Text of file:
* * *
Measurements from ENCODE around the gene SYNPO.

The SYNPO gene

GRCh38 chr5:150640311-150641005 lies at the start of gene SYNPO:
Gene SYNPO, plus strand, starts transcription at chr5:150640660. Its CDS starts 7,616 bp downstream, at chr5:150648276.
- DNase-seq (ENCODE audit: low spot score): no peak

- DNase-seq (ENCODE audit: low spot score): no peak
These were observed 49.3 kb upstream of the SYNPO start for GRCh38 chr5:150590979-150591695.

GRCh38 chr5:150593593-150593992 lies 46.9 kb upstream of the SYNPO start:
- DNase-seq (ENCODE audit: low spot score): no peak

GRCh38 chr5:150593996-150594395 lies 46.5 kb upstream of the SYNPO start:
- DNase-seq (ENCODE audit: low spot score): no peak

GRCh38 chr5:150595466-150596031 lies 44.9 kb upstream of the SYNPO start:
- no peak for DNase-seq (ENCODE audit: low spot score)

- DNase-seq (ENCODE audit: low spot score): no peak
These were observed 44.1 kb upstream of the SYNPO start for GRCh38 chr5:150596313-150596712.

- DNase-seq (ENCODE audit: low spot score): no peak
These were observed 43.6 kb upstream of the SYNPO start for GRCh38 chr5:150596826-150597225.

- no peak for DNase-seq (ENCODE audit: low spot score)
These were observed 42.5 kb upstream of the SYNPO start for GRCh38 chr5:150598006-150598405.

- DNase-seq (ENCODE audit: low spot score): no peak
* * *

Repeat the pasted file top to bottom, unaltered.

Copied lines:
Measurements from ENCODE around the gene SYNPO.

The SYNPO gene

GRCh38 chr5:150640311-150641005 lies at the start of gene SYNPO:
Gene SYNPO, plus strand, starts transcription at chr5:150640660. Its CDS starts 7,616 bp downstream, at chr5:150648276.
- DNase-seq (ENCODE audit: low spot score): no peak

- DNase-seq (ENCODE audit: low spot score): no peak
These were observed 49.3 kb upstream of the SYNPO start for GRCh38 chr5:150590979-150591695.

GRCh38 chr5:150593593-150593992 lies 46.9 kb upstream of the SYNPO start:
- DNase-seq (ENCODE audit: low spot score): no peak

GRCh38 chr5:150593996-150594395 lies 46.5 kb upstream of the SYNPO start:
- DNase-seq (ENCODE audit: low spot score): no peak

GRCh38 chr5:150595466-150596031 lies 44.9 kb upstream of the SYNPO start:
- no peak for DNase-seq (ENCODE audit: low spot score)

- DNase-seq (ENCODE audit: low spot score): no peak
These were observed 44.1 kb upstream of the SYNPO start for GRCh38 chr5:150596313-150596712.

- DNase-seq (ENCODE audit: low spot score): no peak
These were observed 43.6 kb upstream of the SYNPO start for GRCh38 chr5:150596826-150597225.

- no peak for DNase-seq (ENCODE audit: low spot score)
These were observed 42.5 kb upstream of the SYNPO start for GRCh38 chr5:150598006-150598405.

- DNase-seq (ENCODE audit: low spot score): no peak